81. Support local and regional bird rehabilitation facilities.
The goal of wildlife rehabilitation is to provide professional care to sick, injured, and orphaned wild animals so that they can ultimately be returned to their natural habitats. Animals whose injuries or illnesses will prevent them from living successfully in the wild are either humanely euthanized or, in limited cases, placed in an educational facility if the animal is healthy enough and adaptable enough to serve as an educational tool.
Wildlife rehabilitation involves veterinary medicine, basic first aid, and physical therapy. Because groups of birds are so different from one another and from domestic birds, avian rehabilitators also need extensive knowledge about each species they care for, including its natural history, nutritional requirements, feeding techniques, behavioral issues, and caging considerations, as well as any dangers the birds may present to rehabilitators. Rehabbers have to be able to respond to emergencies, sometimes picking up animals in difficult circumstances without putting themselves or other people at risk. Once bird rehabilitators receive their permits, they normally continue to attend conferences, seminars, and workshops; keep up with published literature; and network with others in the field.
In addition, wildlife rehabilitators spend a lot of time responding to people’s questions. I’ve fielded questions from people in a panic because a bird, usually a Ruffed Grouse, has crashed through a window and is running all over the house bleeding, with broken glass everywhere. Some people call wondering whether they should ask the letter carrier to deliver their mail next door until the phoebes or robins nesting on the front porch fledge their babies. Others are at their wits’ end because a cardinal or robin keeps bashing itself against a window, fighting its reflection. Anguished people often call after hitting a bird. Others call after keeping a small nestling for a week or so, feeding it nothing but crackers and milk (both inappropriate for birds), by which time it’s too late to save it. Occasionally, people call after finding a sick or dying bird on their lawn the day after it was treated with pesticides; some are distraught and feel guilty, while others refuse to believe that pesticides were the culprit. One man demanded that I come to his house and take some baby Chipping Sparrows out of the nest in his yard before they fledged, so that his cat wouldn’t kill them. When I suggested that he keep the cat indoors for a few days, he called me an ugly word, said he hoped that the cat ate all the baby birds, and slammed down the phone.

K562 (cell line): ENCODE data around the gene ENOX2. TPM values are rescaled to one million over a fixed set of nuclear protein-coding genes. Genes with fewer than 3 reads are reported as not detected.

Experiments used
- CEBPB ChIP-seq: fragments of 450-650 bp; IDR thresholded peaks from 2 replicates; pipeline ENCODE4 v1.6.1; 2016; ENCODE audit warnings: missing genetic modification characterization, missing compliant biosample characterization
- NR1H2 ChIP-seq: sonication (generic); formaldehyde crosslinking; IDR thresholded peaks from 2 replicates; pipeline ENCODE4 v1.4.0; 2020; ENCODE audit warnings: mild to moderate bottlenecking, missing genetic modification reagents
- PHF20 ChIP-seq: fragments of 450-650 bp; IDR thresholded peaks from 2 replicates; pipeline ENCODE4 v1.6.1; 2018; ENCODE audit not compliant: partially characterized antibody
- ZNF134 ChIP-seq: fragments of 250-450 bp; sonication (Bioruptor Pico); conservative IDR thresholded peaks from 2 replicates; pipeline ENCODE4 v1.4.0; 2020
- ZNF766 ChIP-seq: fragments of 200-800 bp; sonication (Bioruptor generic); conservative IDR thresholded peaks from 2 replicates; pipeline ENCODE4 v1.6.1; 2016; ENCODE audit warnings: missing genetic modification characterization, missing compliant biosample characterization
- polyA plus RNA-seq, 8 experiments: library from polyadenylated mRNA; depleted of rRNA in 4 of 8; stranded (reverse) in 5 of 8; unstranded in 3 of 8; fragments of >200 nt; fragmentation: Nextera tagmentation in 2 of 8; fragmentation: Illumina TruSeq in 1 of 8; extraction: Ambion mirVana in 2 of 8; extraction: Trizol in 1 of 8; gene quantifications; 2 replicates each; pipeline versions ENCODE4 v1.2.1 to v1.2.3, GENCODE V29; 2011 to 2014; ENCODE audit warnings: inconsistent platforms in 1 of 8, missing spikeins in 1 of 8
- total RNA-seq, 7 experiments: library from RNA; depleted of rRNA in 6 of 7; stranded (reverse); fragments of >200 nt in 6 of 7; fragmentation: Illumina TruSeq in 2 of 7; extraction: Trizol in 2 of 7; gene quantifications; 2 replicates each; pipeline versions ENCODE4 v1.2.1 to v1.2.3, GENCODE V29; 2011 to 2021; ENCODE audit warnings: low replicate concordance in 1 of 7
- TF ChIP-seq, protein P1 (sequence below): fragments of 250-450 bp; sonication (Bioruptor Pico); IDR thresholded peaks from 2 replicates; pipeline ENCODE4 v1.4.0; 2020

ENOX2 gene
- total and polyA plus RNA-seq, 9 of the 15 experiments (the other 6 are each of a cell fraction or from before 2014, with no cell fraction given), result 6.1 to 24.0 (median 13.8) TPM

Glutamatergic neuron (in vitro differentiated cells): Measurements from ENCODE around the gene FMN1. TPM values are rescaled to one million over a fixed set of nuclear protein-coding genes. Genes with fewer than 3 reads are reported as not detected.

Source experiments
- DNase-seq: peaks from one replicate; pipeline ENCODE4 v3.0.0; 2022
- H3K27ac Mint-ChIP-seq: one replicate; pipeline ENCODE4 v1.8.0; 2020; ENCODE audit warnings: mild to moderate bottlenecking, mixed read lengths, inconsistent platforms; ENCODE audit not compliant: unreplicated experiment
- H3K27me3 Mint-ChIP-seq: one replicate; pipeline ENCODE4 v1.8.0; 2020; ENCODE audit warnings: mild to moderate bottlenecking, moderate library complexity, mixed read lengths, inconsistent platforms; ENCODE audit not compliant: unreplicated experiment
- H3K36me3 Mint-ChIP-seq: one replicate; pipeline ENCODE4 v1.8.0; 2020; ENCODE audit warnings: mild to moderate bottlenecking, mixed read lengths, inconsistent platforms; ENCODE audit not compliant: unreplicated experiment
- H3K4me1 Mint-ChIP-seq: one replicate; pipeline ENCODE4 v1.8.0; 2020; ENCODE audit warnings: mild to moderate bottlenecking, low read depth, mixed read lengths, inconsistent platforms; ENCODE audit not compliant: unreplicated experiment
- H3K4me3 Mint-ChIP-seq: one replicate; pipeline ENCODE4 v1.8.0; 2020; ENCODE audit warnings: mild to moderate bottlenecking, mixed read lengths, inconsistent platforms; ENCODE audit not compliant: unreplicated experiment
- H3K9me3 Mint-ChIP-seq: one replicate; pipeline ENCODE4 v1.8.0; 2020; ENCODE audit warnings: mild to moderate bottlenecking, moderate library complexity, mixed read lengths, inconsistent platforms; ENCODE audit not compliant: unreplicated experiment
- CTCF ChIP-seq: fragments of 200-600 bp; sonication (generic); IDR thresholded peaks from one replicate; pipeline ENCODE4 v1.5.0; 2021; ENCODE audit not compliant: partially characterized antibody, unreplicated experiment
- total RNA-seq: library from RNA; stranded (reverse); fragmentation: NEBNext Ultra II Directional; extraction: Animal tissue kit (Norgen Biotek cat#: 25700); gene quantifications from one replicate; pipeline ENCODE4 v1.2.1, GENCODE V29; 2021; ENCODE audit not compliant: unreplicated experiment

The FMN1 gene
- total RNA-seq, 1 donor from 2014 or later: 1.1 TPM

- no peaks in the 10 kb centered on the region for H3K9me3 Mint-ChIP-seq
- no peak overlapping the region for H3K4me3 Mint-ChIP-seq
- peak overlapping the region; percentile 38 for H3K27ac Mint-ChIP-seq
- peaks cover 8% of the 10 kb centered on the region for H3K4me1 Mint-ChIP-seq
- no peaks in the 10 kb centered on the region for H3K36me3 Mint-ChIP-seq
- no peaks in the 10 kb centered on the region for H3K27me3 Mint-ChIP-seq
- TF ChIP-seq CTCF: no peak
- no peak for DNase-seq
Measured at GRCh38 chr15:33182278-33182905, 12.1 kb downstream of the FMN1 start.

Wildlife rehabilitation takes care of individual birds, not entire populations, so many people feel that their contributions would be better spent elsewhere. But rehabbing birds does more than restore thousands of birds to the wild each year that were harmed by windows, cats, pesticides, automobiles, oil spills, and other human-caused mishaps. It also gives us important insights into avian physiology and behavior and opportunities to develop techniques that can then be used to help endangered species. And rehabbers provide invaluable one-on-one educational services, even if some people refuse to be educated.
Maintaining and staffing well-run facilities can be expensive. By supporting the wildlife rehab clinic that serves your area, you can make a genuine difference in the lives of individual birds, help larger populations, and support conservation education.
From 101 Ways to Help Birds, published by Stackpole in 2006. Please consider buying the book to show that there is a market for bird conservation books. (Photos, links, and updated information at the end of some entries are not from the book.)